This FTP is rejected
- FTP-016 is rejected, i.e. we're keeping optional strings and vectors for now:
- We want to revisit optionality more holistically, rather than doing a point decision.
- Usage of this feature has grown since our thoughts formed about their usefulness, and we ought to have a better sense of the patterns which exist, and the patterns we want to encourage (and discourage).
- At bindings level:
- Move to not use optional containers for non-optional things. We should make it easier to deal with non-optional things, than dealing with optional things -- i.e. you should explicitly seek optionality if that is appropriate for the domain.
- On C++ ergonomics:
FTP-016: No Optional Strings or Vectors
Remove optional strings and optional vectors from the FIDL language.
NB: Throughout this document I will refer to "the null string" or
"an empty vector".
Since a string on the wire is essentially a
vector<uint8> that must be valid
UTF-8, the wire formats of these are highly similar, and what applies to
one generally applies to the other.
Nullable vectors and strings are hard and unergonomic to represent in several target languages, and are not widely used. While there are use cases that need to distinguish not-a-string from an empty string, I think there are few enough to be worth forcing those places to explicitly represent that state of affairs. I suspect this is even more true should we implement tables, which may cover several use cases of non-present strings or vectors.
For example, in C and C++, a null
vector<T> is represented as a zero
length and a null pointer, while an empty
vector is represented as a zero
length and a nonnull pointer.
This nonnull pointer must be a valid pointer-to-T per the language rules,
even though it is not valid to dereference.
We construct this pointer currently by acting as though the next bit of
secondary object storage is one-past-the-end of an array of T, which is
dubiously legal at best and too subtle in any case.
We've fixed several bugs in the implementation and in clients resulting
from the subtlety of these rules.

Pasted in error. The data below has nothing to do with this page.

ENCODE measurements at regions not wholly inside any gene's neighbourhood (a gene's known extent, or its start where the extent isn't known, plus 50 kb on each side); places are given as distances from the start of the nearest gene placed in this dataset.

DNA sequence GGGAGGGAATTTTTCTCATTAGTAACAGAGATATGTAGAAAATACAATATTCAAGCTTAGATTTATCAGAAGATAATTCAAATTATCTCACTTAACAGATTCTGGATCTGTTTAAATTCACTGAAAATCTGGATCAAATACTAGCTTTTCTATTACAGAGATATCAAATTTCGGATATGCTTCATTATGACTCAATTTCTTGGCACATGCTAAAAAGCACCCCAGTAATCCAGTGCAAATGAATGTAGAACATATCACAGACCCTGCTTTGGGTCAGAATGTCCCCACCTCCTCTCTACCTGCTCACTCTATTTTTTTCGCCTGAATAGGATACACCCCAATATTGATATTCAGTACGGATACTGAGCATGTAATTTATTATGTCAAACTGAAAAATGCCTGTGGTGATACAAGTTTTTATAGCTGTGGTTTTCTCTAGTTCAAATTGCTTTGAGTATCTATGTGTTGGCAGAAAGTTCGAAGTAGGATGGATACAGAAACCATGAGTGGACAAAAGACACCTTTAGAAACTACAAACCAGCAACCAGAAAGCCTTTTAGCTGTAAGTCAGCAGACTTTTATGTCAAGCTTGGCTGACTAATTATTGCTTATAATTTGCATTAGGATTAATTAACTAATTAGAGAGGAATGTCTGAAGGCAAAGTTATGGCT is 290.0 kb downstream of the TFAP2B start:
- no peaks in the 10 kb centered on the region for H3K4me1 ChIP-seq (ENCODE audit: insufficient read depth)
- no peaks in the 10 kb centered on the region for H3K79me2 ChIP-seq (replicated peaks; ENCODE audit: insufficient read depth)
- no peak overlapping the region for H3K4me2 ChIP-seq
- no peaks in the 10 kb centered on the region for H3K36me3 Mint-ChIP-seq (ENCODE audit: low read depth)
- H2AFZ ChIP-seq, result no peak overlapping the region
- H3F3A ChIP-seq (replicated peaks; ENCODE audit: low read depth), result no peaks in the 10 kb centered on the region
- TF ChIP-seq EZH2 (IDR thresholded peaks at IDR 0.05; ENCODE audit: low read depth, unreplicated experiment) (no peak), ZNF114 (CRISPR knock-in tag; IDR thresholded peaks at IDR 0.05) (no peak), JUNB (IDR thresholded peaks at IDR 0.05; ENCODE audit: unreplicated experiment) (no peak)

The C++ representation is also inefficient in its goal to match the
standard vector and string interfaces, by using a pointer to a standard
Rust similarly must wrap the container in an
This proposal modifies the FIDL language by removing the optional vector and optional string constructs.
It affects every binding's implementation by removing the need to provide representations for these constructs.
- Deprecate these constructs in the FIDL language.
Ideally we could emit deprecation warnings from
- Migrate all uses of
string?to other representations. In some cases the interfaces in question do not actually use the optionality. In other cases we can manually describe the optionality.
string?from FIDL, and from examples and documentation.
- For each target language: adopt the better string or vector
implementation this proposal now allows.
For example, a FIDL vector can just be a
Documentation and examples
These constructs are occasionally referenced in things like
but never in an essential way.
We should update them all to non-optional versions.
This disallows a single construct in the language. An old compiler will be able to compile future code.
The cost is minor as we are not yet in a state where we expect a wide window of source/compiler compatibility.
I expect essentially no performance change.
I believe this feature will have no impact on security.
I expect testing to proceed 1 CQ at a time as we pull on individual uses of these constructs.
I don't believe any new tests need to be written for the fidl pipeline. Only modifications to remove all optional strings or vectors need to happen.
Drawbacks, alternatives, and unknowns
I believe we should not place deprecation warnings on generated code. There end up being many more references to those, and it is onerous to work backwards to the true source of the warning.
There are some genuine cases that want to distinguish not-a-vector from an
empty vector. However, this is just as true of
uint32, and I believe we
should reconsider optionality in general after this proposal and after
Prior art and references
While other RPC or IPC systems surely face this sort of question, I didn't look at any of them. I believe in this case, the design pressures vary wildly in terms of compatibility with other systems, performance needs, target language support, etc., such that we're unlikely to draw useful conclusions just from looking at whether another system supports optional strings.